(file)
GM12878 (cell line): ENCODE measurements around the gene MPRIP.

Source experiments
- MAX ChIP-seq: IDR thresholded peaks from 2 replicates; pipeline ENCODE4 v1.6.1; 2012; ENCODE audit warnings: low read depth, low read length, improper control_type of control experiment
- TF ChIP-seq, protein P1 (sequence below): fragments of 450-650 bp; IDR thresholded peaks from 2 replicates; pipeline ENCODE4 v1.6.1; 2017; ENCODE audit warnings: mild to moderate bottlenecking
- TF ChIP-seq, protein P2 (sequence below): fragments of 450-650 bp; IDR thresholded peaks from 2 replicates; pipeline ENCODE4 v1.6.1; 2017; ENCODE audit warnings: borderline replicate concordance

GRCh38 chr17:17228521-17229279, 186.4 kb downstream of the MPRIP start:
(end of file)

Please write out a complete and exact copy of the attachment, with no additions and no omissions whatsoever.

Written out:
GM12878 (cell line): ENCODE measurements around the gene MPRIP.

Source experiments
- MAX ChIP-seq: IDR thresholded peaks from 2 replicates; pipeline ENCODE4 v1.6.1; 2012; ENCODE audit warnings: low read depth, low read length, improper control_type of control experiment
- TF ChIP-seq, protein P1 (sequence below): fragments of 450-650 bp; IDR thresholded peaks from 2 replicates; pipeline ENCODE4 v1.6.1; 2017; ENCODE audit warnings: mild to moderate bottlenecking
- TF ChIP-seq, protein P2 (sequence below): fragments of 450-650 bp; IDR thresholded peaks from 2 replicates; pipeline ENCODE4 v1.6.1; 2017; ENCODE audit warnings: borderline replicate concordance

GRCh38 chr17:17228521-17229279, 186.4 kb downstream of the MPRIP start: